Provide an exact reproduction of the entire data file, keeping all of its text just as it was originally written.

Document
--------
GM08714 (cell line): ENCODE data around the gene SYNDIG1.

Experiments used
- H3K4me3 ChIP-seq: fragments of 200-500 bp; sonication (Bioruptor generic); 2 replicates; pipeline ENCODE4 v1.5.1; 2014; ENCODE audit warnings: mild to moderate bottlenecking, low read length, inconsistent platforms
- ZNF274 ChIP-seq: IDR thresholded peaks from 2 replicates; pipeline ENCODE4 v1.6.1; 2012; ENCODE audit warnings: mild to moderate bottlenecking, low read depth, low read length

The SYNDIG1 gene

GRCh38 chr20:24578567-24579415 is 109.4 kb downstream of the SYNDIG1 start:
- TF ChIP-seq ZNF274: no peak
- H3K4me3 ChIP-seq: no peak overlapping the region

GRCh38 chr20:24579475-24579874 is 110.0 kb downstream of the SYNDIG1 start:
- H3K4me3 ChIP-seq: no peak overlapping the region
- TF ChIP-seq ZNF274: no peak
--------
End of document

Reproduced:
GM08714 (cell line): ENCODE data around the gene SYNDIG1.

Experiments used
- H3K4me3 ChIP-seq: fragments of 200-500 bp; sonication (Bioruptor generic); 2 replicates; pipeline ENCODE4 v1.5.1; 2014; ENCODE audit warnings: mild to moderate bottlenecking, low read length, inconsistent platforms
- ZNF274 ChIP-seq: IDR thresholded peaks from 2 replicates; pipeline ENCODE4 v1.6.1; 2012; ENCODE audit warnings: mild to moderate bottlenecking, low read depth, low read length

The SYNDIG1 gene

GRCh38 chr20:24578567-24579415 is 109.4 kb downstream of the SYNDIG1 start:
- TF ChIP-seq ZNF274: no peak
- H3K4me3 ChIP-seq: no peak overlapping the region

GRCh38 chr20:24579475-24579874 is 110.0 kb downstream of the SYNDIG1 start:
- H3K4me3 ChIP-seq: no peak overlapping the region
- TF ChIP-seq ZNF274: no peak